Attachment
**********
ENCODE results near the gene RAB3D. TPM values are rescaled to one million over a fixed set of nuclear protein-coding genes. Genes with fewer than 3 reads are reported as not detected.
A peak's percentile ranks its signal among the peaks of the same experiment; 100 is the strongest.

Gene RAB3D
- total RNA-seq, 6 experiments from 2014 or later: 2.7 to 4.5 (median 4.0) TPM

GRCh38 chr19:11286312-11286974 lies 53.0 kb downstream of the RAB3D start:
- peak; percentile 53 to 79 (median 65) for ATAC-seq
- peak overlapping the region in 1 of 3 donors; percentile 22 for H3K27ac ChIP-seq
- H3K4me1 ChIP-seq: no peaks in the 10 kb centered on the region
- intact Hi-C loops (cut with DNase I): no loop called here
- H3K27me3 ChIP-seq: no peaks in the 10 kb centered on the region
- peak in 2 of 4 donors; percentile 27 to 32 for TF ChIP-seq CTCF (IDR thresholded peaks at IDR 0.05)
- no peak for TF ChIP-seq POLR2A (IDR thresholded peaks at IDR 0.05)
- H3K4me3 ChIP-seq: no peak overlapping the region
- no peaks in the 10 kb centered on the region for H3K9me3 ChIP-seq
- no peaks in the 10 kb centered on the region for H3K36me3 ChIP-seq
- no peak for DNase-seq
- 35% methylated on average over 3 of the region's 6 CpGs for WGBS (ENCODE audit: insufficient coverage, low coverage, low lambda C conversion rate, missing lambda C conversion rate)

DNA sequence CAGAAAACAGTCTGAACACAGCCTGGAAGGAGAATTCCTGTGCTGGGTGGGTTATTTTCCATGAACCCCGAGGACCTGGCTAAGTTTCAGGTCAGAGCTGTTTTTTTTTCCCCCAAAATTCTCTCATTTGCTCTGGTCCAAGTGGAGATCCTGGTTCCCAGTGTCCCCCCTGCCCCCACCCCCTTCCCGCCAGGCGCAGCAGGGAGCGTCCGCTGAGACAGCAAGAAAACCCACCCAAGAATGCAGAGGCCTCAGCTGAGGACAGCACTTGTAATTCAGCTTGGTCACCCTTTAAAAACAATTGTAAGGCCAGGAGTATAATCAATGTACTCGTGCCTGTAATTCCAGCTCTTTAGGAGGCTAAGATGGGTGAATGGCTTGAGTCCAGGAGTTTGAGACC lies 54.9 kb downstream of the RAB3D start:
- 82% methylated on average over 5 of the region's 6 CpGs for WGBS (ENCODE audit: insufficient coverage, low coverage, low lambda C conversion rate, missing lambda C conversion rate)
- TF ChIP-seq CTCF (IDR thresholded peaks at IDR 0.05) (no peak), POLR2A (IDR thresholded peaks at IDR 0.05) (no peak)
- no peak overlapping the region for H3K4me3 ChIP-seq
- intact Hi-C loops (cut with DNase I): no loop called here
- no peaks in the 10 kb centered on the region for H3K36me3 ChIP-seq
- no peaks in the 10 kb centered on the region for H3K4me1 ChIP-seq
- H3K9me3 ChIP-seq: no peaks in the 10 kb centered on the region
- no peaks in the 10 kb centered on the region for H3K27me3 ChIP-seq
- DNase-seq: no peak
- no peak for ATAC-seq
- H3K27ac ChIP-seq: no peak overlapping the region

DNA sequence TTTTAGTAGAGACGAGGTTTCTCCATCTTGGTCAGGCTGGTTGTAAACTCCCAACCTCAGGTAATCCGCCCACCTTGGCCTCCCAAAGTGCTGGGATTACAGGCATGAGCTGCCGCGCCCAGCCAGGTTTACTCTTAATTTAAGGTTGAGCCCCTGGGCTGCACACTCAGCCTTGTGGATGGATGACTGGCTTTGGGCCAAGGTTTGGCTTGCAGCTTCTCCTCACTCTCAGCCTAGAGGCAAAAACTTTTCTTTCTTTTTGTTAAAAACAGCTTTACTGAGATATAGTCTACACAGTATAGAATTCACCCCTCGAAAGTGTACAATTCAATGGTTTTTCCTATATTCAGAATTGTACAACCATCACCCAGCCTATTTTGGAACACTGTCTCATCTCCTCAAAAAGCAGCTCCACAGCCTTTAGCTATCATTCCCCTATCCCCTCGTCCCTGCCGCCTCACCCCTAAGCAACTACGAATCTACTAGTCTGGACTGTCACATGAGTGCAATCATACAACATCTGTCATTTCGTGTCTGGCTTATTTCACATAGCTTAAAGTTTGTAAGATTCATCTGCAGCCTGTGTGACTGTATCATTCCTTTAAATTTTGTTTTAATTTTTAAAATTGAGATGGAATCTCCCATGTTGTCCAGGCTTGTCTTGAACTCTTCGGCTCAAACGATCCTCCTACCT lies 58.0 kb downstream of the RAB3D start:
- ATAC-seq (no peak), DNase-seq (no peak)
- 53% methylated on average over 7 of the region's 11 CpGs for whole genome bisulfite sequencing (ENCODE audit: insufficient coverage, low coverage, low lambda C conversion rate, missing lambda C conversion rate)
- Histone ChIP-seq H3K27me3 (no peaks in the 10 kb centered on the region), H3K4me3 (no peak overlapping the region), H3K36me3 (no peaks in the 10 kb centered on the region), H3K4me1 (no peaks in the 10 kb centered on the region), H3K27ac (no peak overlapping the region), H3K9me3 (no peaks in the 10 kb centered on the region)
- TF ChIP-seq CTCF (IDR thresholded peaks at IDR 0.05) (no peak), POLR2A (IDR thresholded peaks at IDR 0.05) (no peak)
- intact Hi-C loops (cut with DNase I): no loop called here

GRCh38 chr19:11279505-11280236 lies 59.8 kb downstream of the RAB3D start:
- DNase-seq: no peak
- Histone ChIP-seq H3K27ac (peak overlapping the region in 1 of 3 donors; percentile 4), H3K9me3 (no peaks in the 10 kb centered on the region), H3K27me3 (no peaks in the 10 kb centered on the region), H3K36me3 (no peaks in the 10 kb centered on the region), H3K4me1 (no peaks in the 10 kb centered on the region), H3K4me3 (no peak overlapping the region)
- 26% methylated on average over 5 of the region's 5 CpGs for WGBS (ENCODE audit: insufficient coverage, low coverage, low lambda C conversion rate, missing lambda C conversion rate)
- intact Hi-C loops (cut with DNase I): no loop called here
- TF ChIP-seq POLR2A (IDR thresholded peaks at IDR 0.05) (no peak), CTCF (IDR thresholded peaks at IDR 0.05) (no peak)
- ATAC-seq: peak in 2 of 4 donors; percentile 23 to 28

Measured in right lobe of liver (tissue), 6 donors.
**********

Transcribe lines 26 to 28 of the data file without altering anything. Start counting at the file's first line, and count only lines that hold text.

- no peaks in the 10 kb centered on the region for H3K27me3 ChIP-seq
- DNase-seq: no peak
- no peak for ATAC-seq